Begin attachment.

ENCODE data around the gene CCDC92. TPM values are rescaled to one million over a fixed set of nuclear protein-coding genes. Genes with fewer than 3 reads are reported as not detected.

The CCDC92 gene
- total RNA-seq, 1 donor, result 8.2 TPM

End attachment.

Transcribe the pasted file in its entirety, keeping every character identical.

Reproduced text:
ENCODE data around the gene CCDC92. TPM values are rescaled to one million over a fixed set of nuclear protein-coding genes. Genes with fewer than 3 reads are reported as not detected.

The CCDC92 gene
- total RNA-seq, 1 donor, result 8.2 TPM